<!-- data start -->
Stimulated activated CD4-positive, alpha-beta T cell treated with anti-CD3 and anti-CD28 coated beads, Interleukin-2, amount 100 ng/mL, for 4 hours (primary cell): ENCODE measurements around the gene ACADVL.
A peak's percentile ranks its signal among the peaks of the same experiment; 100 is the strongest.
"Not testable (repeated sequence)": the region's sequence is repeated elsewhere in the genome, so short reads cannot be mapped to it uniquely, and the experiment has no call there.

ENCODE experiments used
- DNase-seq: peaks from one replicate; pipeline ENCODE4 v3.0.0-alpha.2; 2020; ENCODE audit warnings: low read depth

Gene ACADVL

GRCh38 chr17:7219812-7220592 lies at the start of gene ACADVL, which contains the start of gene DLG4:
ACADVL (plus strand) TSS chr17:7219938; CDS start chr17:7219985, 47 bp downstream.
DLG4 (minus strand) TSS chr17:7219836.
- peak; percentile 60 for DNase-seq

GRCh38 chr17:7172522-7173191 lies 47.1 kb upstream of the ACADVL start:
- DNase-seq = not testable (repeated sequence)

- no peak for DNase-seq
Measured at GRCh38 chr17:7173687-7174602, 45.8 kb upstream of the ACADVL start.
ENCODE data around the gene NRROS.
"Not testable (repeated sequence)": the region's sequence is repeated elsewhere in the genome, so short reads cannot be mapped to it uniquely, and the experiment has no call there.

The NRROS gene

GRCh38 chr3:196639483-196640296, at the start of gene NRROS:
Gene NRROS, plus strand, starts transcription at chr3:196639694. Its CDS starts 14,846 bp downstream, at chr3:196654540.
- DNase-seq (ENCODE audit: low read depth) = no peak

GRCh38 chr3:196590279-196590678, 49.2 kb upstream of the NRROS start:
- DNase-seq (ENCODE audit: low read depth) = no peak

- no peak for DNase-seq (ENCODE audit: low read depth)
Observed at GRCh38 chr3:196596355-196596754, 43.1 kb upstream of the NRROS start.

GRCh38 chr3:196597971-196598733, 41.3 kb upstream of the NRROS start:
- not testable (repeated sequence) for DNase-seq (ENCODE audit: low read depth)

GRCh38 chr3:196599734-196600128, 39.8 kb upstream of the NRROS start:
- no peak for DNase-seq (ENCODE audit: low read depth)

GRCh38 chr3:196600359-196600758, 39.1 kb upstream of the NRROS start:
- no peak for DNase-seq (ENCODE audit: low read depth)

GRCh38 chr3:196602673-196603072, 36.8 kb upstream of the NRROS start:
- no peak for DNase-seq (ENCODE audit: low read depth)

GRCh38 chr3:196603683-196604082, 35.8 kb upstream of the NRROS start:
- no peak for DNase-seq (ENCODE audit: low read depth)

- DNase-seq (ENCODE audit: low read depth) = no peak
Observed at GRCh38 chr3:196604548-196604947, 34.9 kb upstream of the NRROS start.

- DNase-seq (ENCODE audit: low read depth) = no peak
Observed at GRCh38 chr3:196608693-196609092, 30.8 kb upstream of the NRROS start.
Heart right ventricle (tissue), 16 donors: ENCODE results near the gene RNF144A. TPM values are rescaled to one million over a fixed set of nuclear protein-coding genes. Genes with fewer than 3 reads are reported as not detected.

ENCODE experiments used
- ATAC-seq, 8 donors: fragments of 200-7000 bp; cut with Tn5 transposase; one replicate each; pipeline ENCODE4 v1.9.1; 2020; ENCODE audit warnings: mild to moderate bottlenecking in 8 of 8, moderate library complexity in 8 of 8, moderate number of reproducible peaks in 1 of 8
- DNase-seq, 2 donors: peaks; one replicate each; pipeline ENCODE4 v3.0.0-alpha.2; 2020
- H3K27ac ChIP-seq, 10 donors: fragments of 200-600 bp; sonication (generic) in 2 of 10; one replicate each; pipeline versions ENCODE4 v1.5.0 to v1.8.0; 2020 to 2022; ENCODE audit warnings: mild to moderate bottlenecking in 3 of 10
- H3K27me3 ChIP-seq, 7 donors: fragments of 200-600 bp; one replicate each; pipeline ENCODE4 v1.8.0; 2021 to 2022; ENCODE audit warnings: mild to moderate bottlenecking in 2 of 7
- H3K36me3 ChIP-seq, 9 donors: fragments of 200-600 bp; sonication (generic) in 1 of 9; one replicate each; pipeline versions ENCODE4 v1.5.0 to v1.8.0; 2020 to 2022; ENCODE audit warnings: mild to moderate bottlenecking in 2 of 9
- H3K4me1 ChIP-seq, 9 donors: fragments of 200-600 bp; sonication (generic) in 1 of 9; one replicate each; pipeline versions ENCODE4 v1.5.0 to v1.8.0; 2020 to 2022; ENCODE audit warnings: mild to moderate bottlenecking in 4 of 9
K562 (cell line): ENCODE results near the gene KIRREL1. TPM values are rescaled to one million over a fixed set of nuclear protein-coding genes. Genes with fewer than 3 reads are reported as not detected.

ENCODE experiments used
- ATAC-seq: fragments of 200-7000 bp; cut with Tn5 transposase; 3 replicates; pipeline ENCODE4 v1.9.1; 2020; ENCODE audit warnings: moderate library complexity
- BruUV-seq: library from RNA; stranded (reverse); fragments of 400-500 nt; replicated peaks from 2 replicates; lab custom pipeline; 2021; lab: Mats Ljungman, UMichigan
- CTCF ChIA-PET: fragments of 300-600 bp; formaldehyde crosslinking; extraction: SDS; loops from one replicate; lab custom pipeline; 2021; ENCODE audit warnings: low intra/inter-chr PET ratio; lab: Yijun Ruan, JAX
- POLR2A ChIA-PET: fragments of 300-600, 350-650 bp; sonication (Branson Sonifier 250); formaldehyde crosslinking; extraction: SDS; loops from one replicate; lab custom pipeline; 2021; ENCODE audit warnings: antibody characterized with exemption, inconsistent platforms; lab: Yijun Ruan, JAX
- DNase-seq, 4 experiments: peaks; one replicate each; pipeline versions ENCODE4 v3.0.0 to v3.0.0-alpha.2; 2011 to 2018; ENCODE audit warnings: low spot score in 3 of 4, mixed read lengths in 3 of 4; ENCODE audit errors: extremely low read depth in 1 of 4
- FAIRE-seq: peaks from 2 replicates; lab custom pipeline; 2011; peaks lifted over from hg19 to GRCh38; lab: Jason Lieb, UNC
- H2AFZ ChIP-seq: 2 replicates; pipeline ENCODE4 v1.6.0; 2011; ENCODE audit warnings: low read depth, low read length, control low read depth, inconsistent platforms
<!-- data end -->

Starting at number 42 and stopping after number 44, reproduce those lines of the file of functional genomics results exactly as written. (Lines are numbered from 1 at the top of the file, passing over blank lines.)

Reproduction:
- DNase-seq, 2 donors: peaks; one replicate each; pipeline ENCODE4 v3.0.0-alpha.2; 2020
- H3K27ac ChIP-seq, 10 donors: fragments of 200-600 bp; sonication (generic) in 2 of 10; one replicate each; pipeline versions ENCODE4 v1.5.0 to v1.8.0; 2020 to 2022; ENCODE audit warnings: mild to moderate bottlenecking in 3 of 10
- H3K27me3 ChIP-seq, 7 donors: fragments of 200-600 bp; one replicate each; pipeline ENCODE4 v1.8.0; 2021 to 2022; ENCODE audit warnings: mild to moderate bottlenecking in 2 of 7